Preaching the Gospel on Stolen Land
(A sermon Rev. McDaniel delivered in the opening session of the April meeting of the Wyoming Presbytery)
As we gather, let us pause for a moment of silence that we may contemplate what it means to worship God on land stolen from the Cheyenne, Sioux, Arapaho Nations and other Native Peoples
Let us pray
To the ONE we call by many names, through whom we seek to understand the divine mystery in many ways, we lift this prayer of thanksgiving that we have been blessed with life paths that have crossed as we engage in a process of trying to understand one another so that we can lessen our prejudices and notions and permit our guesses about who you are to be more educated and more compassionate and loving. Be with us and in us, work through us, that we can, in all of our differences, serve ONE purpose – Yours. Amen
Let love be genuine; hate what is evil, hold fast to what is good; love one another with mutual affection; outdo one another in showing honor. Do not lag in zeal, be ardent in spirit, serve the Lord. Rejoice in hope, be patient in suffering, persevere in prayer. Contribute to the needs of the saints; and extend hospitality to strangers.
Each Sunday we open our worship service at Highlands, as we did today with an acknowledgment of the fact that we are preaching the Gospel of Jesus Christ and worshipping God on stolen land. How could we meet this close to Ft. Laramie without acknowledging that, what happened there 175 years ago is why we are worshipping this afternoon on stolen ground? This ground, as the ground on which our churches were built, was taken by theft through broken Treaties and brute force.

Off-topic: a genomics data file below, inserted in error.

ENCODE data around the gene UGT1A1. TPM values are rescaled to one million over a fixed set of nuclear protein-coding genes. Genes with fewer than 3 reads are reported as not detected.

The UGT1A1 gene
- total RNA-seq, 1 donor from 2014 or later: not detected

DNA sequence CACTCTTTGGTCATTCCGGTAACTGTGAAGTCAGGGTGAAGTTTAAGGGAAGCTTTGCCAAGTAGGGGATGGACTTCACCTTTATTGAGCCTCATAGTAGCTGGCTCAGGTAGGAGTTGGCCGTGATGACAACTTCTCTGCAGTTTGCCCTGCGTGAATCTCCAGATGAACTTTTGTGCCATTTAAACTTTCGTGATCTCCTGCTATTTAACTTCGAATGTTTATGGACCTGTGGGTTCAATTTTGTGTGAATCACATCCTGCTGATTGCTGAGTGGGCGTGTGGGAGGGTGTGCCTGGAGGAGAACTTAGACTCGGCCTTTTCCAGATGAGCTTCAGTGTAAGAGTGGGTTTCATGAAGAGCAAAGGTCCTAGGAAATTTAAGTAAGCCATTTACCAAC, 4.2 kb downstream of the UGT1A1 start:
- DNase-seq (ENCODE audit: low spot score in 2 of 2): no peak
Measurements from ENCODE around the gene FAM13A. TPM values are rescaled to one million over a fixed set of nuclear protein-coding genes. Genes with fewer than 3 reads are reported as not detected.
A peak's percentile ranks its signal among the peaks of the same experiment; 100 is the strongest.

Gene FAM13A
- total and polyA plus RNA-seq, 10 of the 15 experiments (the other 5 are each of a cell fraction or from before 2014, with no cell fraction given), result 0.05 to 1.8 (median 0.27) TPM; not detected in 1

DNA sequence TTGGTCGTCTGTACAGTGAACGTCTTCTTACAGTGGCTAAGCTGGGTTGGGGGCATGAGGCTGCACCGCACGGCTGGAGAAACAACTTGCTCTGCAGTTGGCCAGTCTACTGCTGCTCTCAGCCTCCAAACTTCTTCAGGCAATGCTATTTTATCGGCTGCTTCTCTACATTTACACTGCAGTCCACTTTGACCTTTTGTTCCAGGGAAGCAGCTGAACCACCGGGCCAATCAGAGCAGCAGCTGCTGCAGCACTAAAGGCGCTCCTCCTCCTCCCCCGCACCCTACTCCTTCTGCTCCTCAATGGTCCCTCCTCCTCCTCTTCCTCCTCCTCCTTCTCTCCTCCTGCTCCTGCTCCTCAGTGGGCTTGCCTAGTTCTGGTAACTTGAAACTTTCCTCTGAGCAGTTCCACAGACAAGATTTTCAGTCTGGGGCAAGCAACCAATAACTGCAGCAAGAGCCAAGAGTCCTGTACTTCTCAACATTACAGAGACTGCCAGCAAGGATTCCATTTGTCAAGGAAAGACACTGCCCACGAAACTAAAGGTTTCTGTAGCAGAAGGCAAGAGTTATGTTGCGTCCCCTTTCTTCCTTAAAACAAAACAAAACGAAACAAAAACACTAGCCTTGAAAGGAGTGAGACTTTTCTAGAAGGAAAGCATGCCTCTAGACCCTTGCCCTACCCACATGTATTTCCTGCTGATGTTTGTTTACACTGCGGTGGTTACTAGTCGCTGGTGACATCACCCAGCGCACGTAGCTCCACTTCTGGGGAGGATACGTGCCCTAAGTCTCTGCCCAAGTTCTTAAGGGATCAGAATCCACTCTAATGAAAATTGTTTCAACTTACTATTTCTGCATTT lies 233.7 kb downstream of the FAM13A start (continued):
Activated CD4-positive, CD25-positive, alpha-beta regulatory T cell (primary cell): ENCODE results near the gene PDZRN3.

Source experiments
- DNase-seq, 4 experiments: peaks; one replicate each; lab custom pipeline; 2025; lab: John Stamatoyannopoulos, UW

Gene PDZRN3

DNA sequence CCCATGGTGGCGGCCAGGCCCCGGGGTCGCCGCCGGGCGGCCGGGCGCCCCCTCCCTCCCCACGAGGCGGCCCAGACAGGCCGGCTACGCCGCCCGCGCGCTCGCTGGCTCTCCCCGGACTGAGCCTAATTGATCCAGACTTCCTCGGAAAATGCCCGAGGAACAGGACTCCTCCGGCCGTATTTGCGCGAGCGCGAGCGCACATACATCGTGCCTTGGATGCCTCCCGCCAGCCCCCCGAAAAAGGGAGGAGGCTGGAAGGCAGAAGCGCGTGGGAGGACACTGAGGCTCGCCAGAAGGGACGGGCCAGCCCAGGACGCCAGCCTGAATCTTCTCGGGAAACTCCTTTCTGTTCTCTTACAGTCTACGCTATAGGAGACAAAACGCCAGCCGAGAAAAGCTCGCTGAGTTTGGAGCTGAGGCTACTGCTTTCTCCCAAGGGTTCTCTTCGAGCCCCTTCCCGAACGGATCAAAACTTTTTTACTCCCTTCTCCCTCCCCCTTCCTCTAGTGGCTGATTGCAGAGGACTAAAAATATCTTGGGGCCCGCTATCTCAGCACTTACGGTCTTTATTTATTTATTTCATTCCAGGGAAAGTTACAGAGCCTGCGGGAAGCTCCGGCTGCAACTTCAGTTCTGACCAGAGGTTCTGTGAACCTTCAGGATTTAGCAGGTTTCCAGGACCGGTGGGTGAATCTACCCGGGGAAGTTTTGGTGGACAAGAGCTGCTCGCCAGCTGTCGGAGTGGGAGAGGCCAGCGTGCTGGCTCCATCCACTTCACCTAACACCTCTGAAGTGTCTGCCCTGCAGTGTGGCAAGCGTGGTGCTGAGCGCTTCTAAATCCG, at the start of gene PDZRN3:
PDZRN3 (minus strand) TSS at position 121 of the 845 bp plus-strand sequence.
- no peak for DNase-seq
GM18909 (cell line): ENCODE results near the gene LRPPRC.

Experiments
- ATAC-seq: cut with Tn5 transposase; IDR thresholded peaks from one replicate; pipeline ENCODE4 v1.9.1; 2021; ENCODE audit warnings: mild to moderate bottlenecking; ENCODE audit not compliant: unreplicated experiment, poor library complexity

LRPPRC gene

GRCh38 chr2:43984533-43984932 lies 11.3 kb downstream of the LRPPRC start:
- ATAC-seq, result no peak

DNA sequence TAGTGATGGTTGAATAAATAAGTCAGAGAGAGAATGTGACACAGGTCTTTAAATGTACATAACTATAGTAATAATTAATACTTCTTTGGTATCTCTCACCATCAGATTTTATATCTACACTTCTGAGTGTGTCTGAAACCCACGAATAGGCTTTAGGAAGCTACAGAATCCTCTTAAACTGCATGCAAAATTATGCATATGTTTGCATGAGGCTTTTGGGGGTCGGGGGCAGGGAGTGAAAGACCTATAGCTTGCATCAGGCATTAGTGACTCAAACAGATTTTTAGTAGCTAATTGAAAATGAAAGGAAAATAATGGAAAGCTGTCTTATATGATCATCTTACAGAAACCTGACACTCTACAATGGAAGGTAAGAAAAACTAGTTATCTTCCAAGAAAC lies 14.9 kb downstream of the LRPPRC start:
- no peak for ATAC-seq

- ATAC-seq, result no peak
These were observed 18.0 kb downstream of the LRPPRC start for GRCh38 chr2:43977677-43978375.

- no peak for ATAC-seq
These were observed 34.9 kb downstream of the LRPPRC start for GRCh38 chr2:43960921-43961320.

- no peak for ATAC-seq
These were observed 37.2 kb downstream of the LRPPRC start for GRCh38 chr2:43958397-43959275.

The land on which my church sits belongs to the Cheyenne and Arapaho Nations. Acknowledging that truth is a way of doing that which Paul urged the church at Rome to do. It’s a demonstration of genuine love, holding fast to what is good, showing honor, rejoicing in hope and extending hospitality to our Native brothers and sisters.
It’s why the General Assembly asked various PCUSA entities to open each meeting with an acknowledgment of the ownership of the land on
which they gathered. We begin to understand what Ricardo meant.
Ricardo is one of nine characters the poet Edna St. Vincent Millay imagines engaged in a dialogue in her 1937 book-length poem “Midnight Conversations.” Much of the conversation centers on God, whether Godexists and God’s influence on human beings. Ricardo, the
agnostic speaks. “Man has never been the same since God died. He has taken it very hard. You’d think,” Ricardo says, “You’d think it was only yesterday. He gets along pretty well as long as it’s daylight. But, the moment it begins to get dark, he goes out and howls over God’s grave.”
Oftentimes, in an effort to make my sermons relevant, I find it useful to go beyond the lectionary. I like to pair Biblical texts with readings from classic or contemporary literature. If asked to suggest readings for the
Lectionary during the Easter Season, I’d pair this pericope from St. Vincent Millay’s poem with Luke’s story of Lazarus and the rich man.
Remember how the rich man feasted sumptuously while Lazarus,
covered with sores, longed to satisfy his hunger with what fell from the rich man’s table; even the dogs would come and lick his sores.